This dissertation looks at the Maghreb as a Pan-African space of cultural resistance to the forces of neocolonialism and Cold War imperialism during the 1960s and ‘70s. Upon independence, the Moroccan, Algerian, and Tunisian governments, eager to emerge as world leaders, offered military and financial aid to ongoing liberation struggles in Africa, as well as in the Americas. This support motivated artists such as Black American beat-poet Ted Joans, Angolan poet-militant Mario de Andrade, and Guadeloupean filmmaker Sarah Maldoror to travel or even move to the Maghreb. There they encountered Maghrebi artists, such as Moroccan poet Abdellatif Laâbi, and Algerian poet Jean Sénac. Together they transformed the streets and cafes of Rabat, Tunis and Algiers, into havens for militant-artists from across the world. In order to recover these spaces and moments of encounter, I have conducted interviews, scoured through artists’ personal papers, and explored state and diplomatic archives. Through French, English, Portuguese, and Arabic sources, this project uncovers the lost history of collaboration at the grass-roots level between revolutionary artist militants from across Africa and the globe. The encounters between artists in the Maghreb of the 1960s radically altered the language and reality of postcolonial alliances. From a solidarity based primarily on race and hinged upon national liberation was born a transnational movement of revolutionary poetics that used poetry, violence, and sex as tools to reclaim space from the colonial powers and the new postcolonial states. Geographical distinctions made by the academy between northern and sub-Saharan Africa have obscured the realities of these political and cultural alliances. This dissertation makes clear that it is no coincidence that this transition happened in the Maghreb. The Maghreb’s interstitial position between the Middle East and Africa challenged pre-existing assumptions of racial solidarity and forced new forms of identification. This ideological shift indicates that in the 1960s and ‘70s, when historians have argued that intellectuals, politicians, and artists concentrated on nation building, a number of artists and militants from the postcolonial world ignored their governments’ call to protect the nation-state and forged a transnational network that undermined the very foundations of these new nations.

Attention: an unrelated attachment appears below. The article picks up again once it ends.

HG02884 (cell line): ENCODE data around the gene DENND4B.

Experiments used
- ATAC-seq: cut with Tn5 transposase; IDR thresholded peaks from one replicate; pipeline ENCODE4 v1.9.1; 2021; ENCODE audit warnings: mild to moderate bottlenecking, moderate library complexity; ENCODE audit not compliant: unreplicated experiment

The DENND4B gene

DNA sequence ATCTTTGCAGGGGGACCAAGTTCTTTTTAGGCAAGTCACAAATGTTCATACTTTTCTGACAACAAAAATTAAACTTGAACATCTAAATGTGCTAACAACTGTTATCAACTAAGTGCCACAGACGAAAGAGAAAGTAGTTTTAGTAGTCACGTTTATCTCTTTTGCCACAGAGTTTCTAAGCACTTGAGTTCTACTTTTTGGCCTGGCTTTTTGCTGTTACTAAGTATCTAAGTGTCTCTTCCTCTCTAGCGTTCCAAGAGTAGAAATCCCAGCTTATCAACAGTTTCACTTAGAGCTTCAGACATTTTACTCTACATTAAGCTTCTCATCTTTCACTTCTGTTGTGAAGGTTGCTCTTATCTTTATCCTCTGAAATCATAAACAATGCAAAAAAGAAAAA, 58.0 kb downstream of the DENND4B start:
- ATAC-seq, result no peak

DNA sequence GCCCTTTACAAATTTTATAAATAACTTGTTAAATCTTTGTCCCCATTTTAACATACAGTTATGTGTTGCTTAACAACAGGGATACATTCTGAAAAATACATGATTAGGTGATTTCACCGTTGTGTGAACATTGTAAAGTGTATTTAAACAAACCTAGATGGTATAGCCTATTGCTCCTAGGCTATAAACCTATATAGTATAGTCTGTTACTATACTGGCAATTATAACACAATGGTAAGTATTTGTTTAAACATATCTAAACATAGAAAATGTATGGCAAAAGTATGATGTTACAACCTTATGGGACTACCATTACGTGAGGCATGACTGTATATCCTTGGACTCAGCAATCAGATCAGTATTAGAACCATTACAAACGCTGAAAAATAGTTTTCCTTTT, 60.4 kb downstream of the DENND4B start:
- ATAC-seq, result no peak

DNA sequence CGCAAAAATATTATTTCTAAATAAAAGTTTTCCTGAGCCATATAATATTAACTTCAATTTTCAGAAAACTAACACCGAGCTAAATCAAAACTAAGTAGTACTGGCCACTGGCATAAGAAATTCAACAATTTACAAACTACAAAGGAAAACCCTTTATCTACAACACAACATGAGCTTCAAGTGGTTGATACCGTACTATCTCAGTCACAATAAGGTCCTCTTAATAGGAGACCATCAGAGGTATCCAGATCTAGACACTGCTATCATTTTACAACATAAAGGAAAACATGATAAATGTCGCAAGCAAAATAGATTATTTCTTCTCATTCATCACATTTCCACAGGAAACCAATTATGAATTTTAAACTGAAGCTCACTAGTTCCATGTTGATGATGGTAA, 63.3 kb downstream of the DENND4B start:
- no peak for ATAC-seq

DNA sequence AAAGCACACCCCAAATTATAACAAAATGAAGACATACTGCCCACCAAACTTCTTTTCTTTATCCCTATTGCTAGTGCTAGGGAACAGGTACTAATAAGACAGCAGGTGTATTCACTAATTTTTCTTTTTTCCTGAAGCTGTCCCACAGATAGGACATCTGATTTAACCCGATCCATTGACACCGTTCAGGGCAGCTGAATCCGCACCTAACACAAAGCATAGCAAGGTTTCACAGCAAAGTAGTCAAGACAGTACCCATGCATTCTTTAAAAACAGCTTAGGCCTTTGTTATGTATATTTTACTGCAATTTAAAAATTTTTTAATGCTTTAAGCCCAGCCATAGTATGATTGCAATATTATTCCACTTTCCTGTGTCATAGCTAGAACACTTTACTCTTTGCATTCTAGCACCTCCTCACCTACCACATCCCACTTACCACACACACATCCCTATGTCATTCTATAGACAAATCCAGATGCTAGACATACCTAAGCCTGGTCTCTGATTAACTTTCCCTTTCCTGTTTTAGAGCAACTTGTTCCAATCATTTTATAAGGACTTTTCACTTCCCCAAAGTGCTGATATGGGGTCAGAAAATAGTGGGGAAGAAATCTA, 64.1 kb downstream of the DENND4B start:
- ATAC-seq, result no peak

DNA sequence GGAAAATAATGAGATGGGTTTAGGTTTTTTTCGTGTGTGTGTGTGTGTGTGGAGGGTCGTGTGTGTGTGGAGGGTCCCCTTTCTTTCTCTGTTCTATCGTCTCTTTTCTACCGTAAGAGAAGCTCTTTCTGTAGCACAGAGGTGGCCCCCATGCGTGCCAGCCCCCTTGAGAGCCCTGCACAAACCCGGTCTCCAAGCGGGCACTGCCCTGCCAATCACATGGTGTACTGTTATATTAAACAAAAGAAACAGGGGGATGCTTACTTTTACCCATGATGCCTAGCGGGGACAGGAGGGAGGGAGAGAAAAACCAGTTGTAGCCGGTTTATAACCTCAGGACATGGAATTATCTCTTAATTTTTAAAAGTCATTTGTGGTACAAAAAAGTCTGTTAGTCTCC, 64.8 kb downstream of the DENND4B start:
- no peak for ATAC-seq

The recent revival of interest in Moroccan thinker Abdelkebir Khatibi (1938–2009) around the English release of his seminal 1983 essay, Maghreb Pluriel represents an opportunity to place this thinker in the inner circle of post-1967 Arab thought. This article argues that most coverage and commemoration of him has been devoted to a glorified side of his trajectory that fits neatly within the framework of ‘postcolonial francophone intellectuals.’ However, this article argues that we must revise the meaning of his seminal book and his call for a ‘plural Maghreb’ to see it also as the demise of his project for a decolonized sociology in Morocco, which was necessary to set his sights toward semiology and his significant literary oeuvre. His example informs us on Arab intellectual strategies after the end of grand ideological narratives, and how to write Arab intellectual and cultural histories without succumbing to the trap of nostalgia.